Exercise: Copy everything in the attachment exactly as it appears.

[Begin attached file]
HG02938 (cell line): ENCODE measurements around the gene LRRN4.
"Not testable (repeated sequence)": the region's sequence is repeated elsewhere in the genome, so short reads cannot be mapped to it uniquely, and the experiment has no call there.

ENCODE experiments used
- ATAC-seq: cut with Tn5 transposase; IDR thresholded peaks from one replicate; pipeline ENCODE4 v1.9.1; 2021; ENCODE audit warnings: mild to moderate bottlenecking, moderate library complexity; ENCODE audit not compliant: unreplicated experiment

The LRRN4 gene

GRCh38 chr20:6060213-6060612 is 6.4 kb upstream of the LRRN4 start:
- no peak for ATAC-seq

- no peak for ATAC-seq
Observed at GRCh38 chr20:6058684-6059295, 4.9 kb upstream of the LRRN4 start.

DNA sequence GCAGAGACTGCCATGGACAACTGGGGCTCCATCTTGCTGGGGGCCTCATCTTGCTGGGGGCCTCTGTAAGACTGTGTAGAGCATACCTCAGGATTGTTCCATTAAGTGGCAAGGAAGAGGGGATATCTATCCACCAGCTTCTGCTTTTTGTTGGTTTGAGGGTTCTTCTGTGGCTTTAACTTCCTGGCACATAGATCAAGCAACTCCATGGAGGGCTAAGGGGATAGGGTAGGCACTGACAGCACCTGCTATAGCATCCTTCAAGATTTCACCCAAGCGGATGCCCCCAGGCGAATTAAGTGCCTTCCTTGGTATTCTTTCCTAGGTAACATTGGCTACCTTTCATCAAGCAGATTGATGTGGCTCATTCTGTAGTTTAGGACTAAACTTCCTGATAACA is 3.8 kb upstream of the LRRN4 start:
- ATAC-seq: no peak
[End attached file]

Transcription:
HG02938 (cell line): ENCODE measurements around the gene LRRN4.
"Not testable (repeated sequence)": the region's sequence is repeated elsewhere in the genome, so short reads cannot be mapped to it uniquely, and the experiment has no call there.

ENCODE experiments used
- ATAC-seq: cut with Tn5 transposase; IDR thresholded peaks from one replicate; pipeline ENCODE4 v1.9.1; 2021; ENCODE audit warnings: mild to moderate bottlenecking, moderate library complexity; ENCODE audit not compliant: unreplicated experiment

The LRRN4 gene

GRCh38 chr20:6060213-6060612 is 6.4 kb upstream of the LRRN4 start:
- no peak for ATAC-seq

- no peak for ATAC-seq
Observed at GRCh38 chr20:6058684-6059295, 4.9 kb upstream of the LRRN4 start.

DNA sequence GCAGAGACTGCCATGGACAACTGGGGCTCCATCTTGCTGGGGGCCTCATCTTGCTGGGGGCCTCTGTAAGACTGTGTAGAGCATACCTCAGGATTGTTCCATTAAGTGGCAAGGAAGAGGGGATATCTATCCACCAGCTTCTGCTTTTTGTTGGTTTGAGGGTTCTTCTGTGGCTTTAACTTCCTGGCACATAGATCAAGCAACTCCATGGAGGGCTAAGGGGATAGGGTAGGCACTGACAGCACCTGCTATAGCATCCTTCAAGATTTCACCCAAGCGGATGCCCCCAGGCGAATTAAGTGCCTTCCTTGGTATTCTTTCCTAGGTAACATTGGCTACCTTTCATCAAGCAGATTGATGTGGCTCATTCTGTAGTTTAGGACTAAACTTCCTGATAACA is 3.8 kb upstream of the LRRN4 start:
- ATAC-seq: no peak